August 29, 2016
David Blyn was a member of the committee that would meet in the Hartford area to review applications, send inspectors to visit farms that made the cut, then review and certify organic farms. “The certifications didn’t cost very much” says Laura McKinney, who served along with David Blyn as a certifying agent until federal government took over.
“The big difference was there wasn’t a big audit trail back then. Now there’s a much bigger audit trail, so it’s more onerous for the farmer” says McKinney. “For Riverbank Farm, it’s not a big deal, but a lot of small farms decided it wasn’t fun anymore.” Organic certification is important to Dave and Laura and the farm is Certified Organic by Baystate Organic Certifiers in Mass. “A lot of people get confused. If you don’t have it; you have to explain a lot more” says Laura.
Meanwhile, Laura decided to head our East after graduating from UC Santa Cruz and working with women in agriculture in India. A relative knew Dave, and she went to help him at the farm, but soon decided to return to UC Santa Cruz to do their 6 month apprenticeship program to learn how to run a farm. Laura felt they needed to develop some systems on the farm and become diversified because so many things can go wrong. A greenhouse was added, they did more plant propagation, and added cut flowers to the mix. “Every year you’re kind of tweaking the system to make it more efficient and meet market demand” says Laura.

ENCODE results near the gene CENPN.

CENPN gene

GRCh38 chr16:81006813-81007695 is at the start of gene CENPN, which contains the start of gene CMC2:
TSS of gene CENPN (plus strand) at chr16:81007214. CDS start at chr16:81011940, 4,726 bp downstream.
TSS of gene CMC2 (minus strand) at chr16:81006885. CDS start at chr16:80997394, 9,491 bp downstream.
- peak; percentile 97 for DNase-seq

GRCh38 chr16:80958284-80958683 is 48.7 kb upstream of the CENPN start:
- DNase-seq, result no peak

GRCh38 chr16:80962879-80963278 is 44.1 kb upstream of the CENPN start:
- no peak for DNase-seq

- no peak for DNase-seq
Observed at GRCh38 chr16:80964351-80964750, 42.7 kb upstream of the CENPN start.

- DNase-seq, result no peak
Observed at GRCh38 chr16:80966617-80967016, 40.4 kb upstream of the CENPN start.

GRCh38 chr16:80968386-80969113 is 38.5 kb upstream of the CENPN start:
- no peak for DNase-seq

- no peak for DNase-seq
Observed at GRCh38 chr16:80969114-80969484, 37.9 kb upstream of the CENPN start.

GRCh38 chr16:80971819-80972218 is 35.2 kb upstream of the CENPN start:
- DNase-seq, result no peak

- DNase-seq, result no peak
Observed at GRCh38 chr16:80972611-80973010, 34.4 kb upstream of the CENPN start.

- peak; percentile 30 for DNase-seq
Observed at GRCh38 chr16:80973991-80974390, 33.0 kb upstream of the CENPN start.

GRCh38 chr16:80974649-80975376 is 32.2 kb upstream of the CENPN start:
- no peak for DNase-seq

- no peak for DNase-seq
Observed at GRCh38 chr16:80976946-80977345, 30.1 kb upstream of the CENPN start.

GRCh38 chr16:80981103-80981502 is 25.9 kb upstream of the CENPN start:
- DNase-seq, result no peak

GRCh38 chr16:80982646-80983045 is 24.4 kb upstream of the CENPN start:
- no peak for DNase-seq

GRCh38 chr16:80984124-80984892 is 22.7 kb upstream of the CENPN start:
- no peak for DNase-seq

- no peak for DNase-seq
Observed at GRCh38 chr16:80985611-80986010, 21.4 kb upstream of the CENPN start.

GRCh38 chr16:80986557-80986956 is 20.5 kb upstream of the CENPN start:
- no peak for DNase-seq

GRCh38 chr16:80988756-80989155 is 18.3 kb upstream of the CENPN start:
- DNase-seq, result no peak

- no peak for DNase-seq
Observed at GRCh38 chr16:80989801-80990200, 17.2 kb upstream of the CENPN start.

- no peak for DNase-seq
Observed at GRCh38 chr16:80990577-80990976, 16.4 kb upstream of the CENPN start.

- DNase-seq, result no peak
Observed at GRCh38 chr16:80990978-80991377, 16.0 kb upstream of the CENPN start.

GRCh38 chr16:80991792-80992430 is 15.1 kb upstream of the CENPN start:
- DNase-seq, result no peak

Diversifying the farm also includes having apprentices, and education and training have been a big part of the farm. “We have a good crew who’s interested in starting their own farm” says Laura. The farm has been hit with so many natural disasters - blight, flood, fire - and as more and more things happened they kept asking how they could continue to diversify.
Dave and Laura have a holistic philosophy centered on feeding the soil and creating a rich, biodiverse habitat to support nature so it supports the farm. Dave says “whenever anyone eats food from the farm they become part of the farm.” “We love what we do” says Laura. “There’s a lot of hardship, but in the end it’s a great place to raise kids."